The city ports would also be springboards for any future campaigns should political events make further Brasilian intervention necessary. Dammit, that’s what Allenson would do if he were the Brasilian commander. Grab the ports while the grabbing was good and ignore the rest. It was a moot point who was besieging whom at Oxford. Allenson had read enough military history to know that sometimes the besiegers “starved” before the besieged.
His pad beeped letting him know he had arrived. He extracted himself from his thoughts with an almost physical effort. The army’s engineers were based in a requisitioned college of technology. Ling was waiting for him at the entrance.
“If you’d like to come through, sir, Major Kiesche has a demonstration arranged”, Ling said, mysteriously.
Ling, Allenson, his bodyguards and a small tail of mechanics snaked through corridors. They went down a flight of narrow stairs and into a scullery with a stone floor that rang under their military boots. A door opened into a yard.
Kiesche stood proudly by a pile of equipment that looked like a miscellaneous heap of plumbing. It resembled a modernist sculpture bolted together by an avant-garde artist abusing some pretty potent mind expanding substances.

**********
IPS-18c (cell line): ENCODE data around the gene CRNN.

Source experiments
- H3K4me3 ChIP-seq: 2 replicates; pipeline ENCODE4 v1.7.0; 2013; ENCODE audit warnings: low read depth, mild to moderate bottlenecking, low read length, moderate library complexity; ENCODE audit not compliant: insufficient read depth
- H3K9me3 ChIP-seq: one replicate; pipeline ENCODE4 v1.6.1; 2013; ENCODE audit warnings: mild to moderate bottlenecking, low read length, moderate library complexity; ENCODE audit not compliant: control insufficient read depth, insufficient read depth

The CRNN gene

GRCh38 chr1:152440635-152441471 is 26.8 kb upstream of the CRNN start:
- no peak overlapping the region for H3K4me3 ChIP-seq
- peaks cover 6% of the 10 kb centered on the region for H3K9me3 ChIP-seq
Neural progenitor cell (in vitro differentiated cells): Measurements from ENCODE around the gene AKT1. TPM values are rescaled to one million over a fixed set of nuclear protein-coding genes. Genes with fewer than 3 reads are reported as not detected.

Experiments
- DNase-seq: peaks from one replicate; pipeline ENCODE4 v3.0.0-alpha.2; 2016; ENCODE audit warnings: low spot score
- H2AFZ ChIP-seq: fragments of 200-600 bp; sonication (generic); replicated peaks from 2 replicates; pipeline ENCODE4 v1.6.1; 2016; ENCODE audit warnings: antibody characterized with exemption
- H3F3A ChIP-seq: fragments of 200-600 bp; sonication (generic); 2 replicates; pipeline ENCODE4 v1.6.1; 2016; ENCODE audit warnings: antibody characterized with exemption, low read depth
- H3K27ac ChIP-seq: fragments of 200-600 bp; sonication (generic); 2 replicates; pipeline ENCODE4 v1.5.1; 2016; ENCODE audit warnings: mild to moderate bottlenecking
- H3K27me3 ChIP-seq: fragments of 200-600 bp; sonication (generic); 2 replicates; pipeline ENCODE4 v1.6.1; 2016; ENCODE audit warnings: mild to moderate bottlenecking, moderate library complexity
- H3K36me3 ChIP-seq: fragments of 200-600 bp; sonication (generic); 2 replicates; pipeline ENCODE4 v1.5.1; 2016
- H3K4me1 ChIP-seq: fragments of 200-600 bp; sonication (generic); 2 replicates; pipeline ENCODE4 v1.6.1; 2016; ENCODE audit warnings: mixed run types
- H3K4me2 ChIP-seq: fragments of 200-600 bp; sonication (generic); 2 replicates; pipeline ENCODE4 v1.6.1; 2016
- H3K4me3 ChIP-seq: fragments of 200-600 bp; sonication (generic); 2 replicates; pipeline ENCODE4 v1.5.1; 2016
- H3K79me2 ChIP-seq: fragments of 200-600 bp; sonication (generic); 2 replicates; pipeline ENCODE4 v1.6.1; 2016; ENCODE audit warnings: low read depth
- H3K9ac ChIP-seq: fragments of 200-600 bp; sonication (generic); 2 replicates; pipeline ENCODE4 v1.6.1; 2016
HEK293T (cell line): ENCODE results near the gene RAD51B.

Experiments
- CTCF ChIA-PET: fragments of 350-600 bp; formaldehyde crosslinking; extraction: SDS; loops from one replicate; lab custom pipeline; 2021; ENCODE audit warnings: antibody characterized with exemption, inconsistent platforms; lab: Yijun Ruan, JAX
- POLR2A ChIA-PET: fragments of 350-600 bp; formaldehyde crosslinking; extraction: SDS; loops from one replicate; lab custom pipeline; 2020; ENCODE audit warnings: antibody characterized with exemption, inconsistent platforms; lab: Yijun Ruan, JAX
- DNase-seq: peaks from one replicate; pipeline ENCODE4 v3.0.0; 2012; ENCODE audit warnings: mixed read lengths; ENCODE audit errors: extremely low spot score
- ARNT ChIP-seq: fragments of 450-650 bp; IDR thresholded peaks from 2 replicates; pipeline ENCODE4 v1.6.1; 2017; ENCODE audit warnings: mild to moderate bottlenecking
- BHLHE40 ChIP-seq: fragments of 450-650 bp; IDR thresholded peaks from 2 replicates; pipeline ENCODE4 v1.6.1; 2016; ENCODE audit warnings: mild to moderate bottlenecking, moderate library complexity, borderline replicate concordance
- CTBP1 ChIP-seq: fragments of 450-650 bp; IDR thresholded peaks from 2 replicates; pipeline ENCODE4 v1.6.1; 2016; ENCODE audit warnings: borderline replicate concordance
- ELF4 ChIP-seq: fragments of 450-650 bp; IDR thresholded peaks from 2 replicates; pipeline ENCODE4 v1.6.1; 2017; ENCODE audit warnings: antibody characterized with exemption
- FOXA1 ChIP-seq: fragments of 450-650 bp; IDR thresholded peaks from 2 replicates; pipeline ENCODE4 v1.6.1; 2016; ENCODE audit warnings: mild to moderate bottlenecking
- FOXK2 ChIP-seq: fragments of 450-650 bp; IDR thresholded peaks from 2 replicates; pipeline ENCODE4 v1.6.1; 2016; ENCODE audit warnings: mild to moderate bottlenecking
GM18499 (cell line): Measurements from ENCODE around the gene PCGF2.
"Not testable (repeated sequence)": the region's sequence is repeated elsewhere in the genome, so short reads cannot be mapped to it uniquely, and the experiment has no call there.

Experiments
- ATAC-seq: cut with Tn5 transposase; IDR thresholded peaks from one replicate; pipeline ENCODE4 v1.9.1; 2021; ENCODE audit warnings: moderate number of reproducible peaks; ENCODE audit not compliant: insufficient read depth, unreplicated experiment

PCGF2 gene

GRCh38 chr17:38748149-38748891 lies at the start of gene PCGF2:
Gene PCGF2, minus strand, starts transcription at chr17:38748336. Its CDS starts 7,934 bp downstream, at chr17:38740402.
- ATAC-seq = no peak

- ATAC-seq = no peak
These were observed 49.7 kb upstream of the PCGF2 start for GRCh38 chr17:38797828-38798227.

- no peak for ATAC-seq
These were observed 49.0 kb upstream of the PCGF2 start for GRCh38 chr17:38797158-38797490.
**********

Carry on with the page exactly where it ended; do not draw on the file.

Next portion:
“I know it looks a bit like an exploded diagram of a ruminant’s gut structure,” Kiesche said.
“Yes,” Allenson replied, firmly suppressing that vision.
“But it’s a hydraulic pump that I’ve stripped out of a canal lock gate and converted into a ram.”
“I see,” Allenson said, patiently. “And why would you want to do that?”
“To make artillery, sir, to supplement our lasercannon.”
Allenson must have still looked blank because Kiesche elucidated further.
“Like battleship guns, general.”
The penny dropped. Heavy naval assets employed hydraulic-power rams to throw ceramic kinetic projectiles out through their fields into the Continuum. These weren’t the most powerful weapons in existence but they generated little heat or toxic fumes compared to rail guns or explosive weapons.
Kiesche said helpfully, “The power and recycle speed of a naval cannon depends on the pumping rate. Almost any pump will do for any sized gun within reason if you can wait long enough between shots.”
Allenson looked at the man wondering what to say. No one in their right mind would use hydraulic cannon if there was anything else available. Continuum combat was a very special case. However, he didn’t want to insult the engineer or curb his enthusiasm so he replied non-committedly.
Kiesche insisted on demonstrating his spaghetti-weapon. It lobbed a ceramic bolt a surprisingly long way but the chamber took forever to repressure. Kiesche tried to speed it up but something inside broke. It sprayed the engineer with oil as he struggled to stem the leak.
Allenson retreated to a safe distance as he only had one decent dress uniform and he was wearing it.
“Perhaps it needs a little more work, Kiesche.”
“Yes, sir,” Kiesche said, a little crestfallen.
“Keep up the good work,” Allenson added.